Startups. They are the young innovators, roaming the market, looking for their niche, where they can realize their ideas, where they can satisfy their customers’ needs in a unique and innovative way.

In the pioneering phase, in which start-ups are also in, companies can often still afford such behaviour. Companies are at the beginning of their careers, still have a direct, uncodified and informal form of leadership and are motivated by the visionaries who founded the company. The management still has an almost unbelievable influence on the development of the company. Together, the team, as a unit, seeks to accomplish the next big thing, that is the driver of a start-up. With this thinking they have an above-average potential to grow and become successful.

 

Properties of startups and founders

But what exactly are the characteristics that make the pioneering thinking of a start-up company different from that of a corporate group in terms of its dynamism and corporate philosophy? What can corporations and medium-sized companies learn from them or what do they have to prepare themselves for when looking for a partnership?

The culture and way of working at start-ups is unique. They are particularly distinguished by their driving factors. Forbes has identified the following factors, for example:

  • Vision: The vision of their entrepreneurial future distinguishes the founders particularly. Already in its early phase they must know, how they can earn the first euro. The more precisely the vision is worked out, the more strongly it drives the entrepreneurs and their team and becomes the compass of all business decisions.
  • Targets: Startups have a fixed goal. They want to create something that people will really use. That is it, which drives the founder and its team. The product Market fit is thereby the driving Kraft of many founders, while they insert overtime and night work. The goal and this tenacity to achieve it finally increases their chance of success.
  • Speed: Startups captivate with their flexible structures and are often faster than corporations with their established structures and processes. They manage to implement things faster and leaner and to reach their milestones and goals better and more efficiently. All this through an unbroken motivation that supports the entire team.
  • Risk appetite: Speed is also reflected in risk appetite. The word pivot is firmly anchored in the vocabulary of every startup. Startups have to make quick decisions in an uncertain market and also have the courage to rebuild their entire idea until it fits the market and the customer. The slogan of many founders is thereby: High risk, high profit.
  • Budget management: Startups have a lot of energy from the beginning, but often little capital at the beginning. They must learn to create the best with the smallest possible budget. After all, the goal is to create solutions in a fast and cost-efficient way for which large companies often need a very long time. Founders must be able to assess down to the smallest detail what their company needs in order to be able to work as budget-oriented as possible.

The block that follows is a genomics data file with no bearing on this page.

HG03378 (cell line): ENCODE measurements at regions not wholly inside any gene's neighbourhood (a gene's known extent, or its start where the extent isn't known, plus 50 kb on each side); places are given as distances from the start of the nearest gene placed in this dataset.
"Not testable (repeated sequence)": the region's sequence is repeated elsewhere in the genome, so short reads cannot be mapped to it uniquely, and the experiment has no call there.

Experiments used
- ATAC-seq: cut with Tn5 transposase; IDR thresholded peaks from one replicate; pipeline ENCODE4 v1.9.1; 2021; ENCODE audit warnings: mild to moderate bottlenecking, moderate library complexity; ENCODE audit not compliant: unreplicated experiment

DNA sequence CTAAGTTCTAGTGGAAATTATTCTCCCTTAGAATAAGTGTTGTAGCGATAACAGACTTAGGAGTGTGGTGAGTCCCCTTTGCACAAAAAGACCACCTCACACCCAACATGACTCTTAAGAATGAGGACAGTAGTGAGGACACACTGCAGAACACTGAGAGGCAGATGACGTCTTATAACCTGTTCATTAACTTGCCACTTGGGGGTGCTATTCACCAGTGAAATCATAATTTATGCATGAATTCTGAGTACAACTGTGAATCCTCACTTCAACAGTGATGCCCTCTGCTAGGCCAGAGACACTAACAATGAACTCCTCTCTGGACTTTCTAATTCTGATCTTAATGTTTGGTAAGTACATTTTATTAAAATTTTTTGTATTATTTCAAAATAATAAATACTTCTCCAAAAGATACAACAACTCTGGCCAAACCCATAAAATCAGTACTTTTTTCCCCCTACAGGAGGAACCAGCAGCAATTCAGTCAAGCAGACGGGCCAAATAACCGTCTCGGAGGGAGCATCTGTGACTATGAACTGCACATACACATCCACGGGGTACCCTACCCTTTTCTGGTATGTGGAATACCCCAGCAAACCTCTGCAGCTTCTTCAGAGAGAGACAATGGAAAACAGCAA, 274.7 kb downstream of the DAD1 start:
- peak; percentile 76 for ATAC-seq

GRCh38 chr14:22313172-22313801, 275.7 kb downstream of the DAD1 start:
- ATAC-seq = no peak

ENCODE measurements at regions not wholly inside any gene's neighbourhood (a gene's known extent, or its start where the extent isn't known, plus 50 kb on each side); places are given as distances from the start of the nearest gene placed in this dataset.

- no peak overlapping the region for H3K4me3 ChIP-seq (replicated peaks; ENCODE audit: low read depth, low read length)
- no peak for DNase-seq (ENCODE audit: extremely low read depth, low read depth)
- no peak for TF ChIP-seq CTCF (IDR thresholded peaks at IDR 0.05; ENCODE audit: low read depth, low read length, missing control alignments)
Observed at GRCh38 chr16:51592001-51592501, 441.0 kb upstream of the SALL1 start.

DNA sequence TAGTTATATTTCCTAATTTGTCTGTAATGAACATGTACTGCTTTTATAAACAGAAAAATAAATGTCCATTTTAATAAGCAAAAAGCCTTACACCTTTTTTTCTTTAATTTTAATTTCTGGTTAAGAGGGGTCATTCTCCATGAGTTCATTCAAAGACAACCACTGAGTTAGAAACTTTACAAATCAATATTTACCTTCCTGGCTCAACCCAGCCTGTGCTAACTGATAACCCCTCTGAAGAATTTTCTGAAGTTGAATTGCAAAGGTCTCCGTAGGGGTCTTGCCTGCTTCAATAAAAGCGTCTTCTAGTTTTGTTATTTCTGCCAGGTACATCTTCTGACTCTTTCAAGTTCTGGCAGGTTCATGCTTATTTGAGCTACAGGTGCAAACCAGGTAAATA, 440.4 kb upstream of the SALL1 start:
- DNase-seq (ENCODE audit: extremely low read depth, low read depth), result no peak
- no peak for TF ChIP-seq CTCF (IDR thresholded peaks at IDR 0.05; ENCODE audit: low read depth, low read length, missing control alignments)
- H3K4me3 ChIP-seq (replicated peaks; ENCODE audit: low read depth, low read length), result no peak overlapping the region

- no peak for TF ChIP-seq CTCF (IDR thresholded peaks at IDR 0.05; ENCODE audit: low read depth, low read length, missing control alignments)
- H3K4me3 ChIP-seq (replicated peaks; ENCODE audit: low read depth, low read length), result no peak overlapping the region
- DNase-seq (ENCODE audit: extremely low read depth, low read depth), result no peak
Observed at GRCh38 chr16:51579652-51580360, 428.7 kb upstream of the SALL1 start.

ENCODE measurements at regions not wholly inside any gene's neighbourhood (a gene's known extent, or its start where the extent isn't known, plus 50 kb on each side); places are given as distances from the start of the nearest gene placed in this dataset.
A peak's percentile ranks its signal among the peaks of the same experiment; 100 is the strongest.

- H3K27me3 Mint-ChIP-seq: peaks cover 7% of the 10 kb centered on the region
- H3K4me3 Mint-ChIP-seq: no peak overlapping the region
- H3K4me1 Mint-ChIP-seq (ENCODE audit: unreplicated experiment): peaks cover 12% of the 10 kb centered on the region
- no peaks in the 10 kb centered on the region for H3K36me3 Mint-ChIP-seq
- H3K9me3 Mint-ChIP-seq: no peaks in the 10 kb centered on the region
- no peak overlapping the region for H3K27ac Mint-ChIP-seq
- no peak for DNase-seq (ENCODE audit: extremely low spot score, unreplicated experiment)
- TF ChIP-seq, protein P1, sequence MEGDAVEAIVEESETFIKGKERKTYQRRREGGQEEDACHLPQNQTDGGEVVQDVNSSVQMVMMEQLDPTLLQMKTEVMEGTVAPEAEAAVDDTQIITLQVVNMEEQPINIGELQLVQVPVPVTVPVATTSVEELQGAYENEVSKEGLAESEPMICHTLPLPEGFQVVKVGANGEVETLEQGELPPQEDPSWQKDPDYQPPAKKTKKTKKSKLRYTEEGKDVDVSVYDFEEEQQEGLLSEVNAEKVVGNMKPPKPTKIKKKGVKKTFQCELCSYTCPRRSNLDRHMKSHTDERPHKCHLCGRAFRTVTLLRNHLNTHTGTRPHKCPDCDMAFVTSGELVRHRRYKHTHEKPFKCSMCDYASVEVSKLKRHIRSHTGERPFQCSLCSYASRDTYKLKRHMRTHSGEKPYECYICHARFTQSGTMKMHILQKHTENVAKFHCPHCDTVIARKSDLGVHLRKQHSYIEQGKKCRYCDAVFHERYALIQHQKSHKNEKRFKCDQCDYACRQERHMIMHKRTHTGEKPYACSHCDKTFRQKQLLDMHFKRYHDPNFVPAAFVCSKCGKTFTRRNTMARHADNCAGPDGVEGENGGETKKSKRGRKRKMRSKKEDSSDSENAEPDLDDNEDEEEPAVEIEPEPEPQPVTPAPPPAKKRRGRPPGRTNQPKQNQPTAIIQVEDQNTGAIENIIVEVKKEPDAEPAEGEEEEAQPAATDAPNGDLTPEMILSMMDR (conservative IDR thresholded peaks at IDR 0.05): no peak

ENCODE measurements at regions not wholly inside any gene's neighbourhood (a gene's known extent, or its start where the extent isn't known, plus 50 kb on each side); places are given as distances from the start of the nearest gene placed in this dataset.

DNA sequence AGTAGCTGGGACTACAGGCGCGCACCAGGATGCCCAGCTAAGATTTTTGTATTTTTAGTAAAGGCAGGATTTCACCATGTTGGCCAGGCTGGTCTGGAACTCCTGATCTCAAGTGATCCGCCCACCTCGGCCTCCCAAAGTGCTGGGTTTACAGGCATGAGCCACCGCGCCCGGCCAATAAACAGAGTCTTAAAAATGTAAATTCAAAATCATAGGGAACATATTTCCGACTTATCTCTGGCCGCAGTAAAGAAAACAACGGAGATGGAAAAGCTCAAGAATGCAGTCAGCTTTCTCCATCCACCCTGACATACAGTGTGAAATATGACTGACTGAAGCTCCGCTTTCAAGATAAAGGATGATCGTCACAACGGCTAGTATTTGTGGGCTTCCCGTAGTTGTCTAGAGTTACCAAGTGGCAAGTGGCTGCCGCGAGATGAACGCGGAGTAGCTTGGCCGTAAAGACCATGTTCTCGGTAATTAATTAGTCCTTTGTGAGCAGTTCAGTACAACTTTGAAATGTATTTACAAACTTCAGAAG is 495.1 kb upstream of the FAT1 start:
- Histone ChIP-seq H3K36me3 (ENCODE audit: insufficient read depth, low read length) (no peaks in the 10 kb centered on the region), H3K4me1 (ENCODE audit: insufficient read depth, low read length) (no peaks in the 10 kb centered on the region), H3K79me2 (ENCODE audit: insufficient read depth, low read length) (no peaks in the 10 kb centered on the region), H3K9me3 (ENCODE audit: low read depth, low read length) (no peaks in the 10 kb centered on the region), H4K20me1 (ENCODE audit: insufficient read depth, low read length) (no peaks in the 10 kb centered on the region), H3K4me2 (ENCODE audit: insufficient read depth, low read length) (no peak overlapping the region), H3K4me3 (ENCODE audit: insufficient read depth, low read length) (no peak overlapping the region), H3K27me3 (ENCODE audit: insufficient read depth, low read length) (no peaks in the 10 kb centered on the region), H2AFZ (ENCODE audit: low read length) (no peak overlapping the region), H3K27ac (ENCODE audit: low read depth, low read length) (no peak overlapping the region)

• Time management: Startup life is not a walk in the park, that has to be said. Apart from a mountain of work they have only limited resources in personnel and capital. They must set their focus therefore very purposefully, in order not to lose themselves in unimportant and business-damaging small things. Good and efficient prioritization is the key to success here.
  • Responsibility: In start-ups, the success of the company depends on each individual employee. A founder is only as good as his team. Each of them contributes its part to the success of the enterprise. Everyone is involved in the success, just as he is in the failure. However, this is also the reason why many start-ups have problems with company growth. Unfortunately, this kind of community often disappears here because the responsibility of the individual decreases.

It quickly becomes clear that start-ups are active in a risky, but exciting environment. In contrast to large corporations, they have the ability to change and radically adapt the entire business model within a very short time and to cope better with the ups and downs (possibly also due to lack of experience) than a large corporation with many thousands of employees can do. Despite some hurdles, small companies have an advantage in innovation processes.

 

They can pick up ideas faster and implement them more easily. They face fewer hurdles because they incur lower costs for many solutions than large companies would. But the essential thing that distinguishes a start-up is their unbroken belief in what they are doing. They believe in their vision. The managing director or the founders must communicate this as convincingly and with as much passion as possible. They are the role models the team looks up to. If each founder burns for a topic, its team will also do it.

 

For many classic entrepreneurs this may be difficult to grasp now, but startups are not only young entrepreneurs. The start-up scene has become a lifestyle that goes far beyond a traditional corporate culture.

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